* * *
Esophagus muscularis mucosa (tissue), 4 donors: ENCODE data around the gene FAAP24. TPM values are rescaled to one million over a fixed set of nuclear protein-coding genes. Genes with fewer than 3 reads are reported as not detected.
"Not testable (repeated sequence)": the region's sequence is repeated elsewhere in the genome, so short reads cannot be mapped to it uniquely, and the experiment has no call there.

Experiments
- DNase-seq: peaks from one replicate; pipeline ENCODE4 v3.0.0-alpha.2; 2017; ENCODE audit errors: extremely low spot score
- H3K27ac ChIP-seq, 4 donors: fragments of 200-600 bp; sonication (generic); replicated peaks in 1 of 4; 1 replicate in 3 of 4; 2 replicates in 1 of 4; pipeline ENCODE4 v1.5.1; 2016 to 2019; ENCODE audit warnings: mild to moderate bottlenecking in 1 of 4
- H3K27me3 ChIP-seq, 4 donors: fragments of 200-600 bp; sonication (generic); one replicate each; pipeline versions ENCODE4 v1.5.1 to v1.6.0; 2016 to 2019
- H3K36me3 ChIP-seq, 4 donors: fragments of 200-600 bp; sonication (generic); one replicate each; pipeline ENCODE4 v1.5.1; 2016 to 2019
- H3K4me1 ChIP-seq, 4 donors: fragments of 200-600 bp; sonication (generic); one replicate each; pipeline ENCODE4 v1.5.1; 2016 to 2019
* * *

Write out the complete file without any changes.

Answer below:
Esophagus muscularis mucosa (tissue), 4 donors: ENCODE data around the gene FAAP24. TPM values are rescaled to one million over a fixed set of nuclear protein-coding genes. Genes with fewer than 3 reads are reported as not detected.
"Not testable (repeated sequence)": the region's sequence is repeated elsewhere in the genome, so short reads cannot be mapped to it uniquely, and the experiment has no call there.

Experiments
- DNase-seq: peaks from one replicate; pipeline ENCODE4 v3.0.0-alpha.2; 2017; ENCODE audit errors: extremely low spot score
- H3K27ac ChIP-seq, 4 donors: fragments of 200-600 bp; sonication (generic); replicated peaks in 1 of 4; 1 replicate in 3 of 4; 2 replicates in 1 of 4; pipeline ENCODE4 v1.5.1; 2016 to 2019; ENCODE audit warnings: mild to moderate bottlenecking in 1 of 4
- H3K27me3 ChIP-seq, 4 donors: fragments of 200-600 bp; sonication (generic); one replicate each; pipeline versions ENCODE4 v1.5.1 to v1.6.0; 2016 to 2019
- H3K36me3 ChIP-seq, 4 donors: fragments of 200-600 bp; sonication (generic); one replicate each; pipeline ENCODE4 v1.5.1; 2016 to 2019
- H3K4me1 ChIP-seq, 4 donors: fragments of 200-600 bp; sonication (generic); one replicate each; pipeline ENCODE4 v1.5.1; 2016 to 2019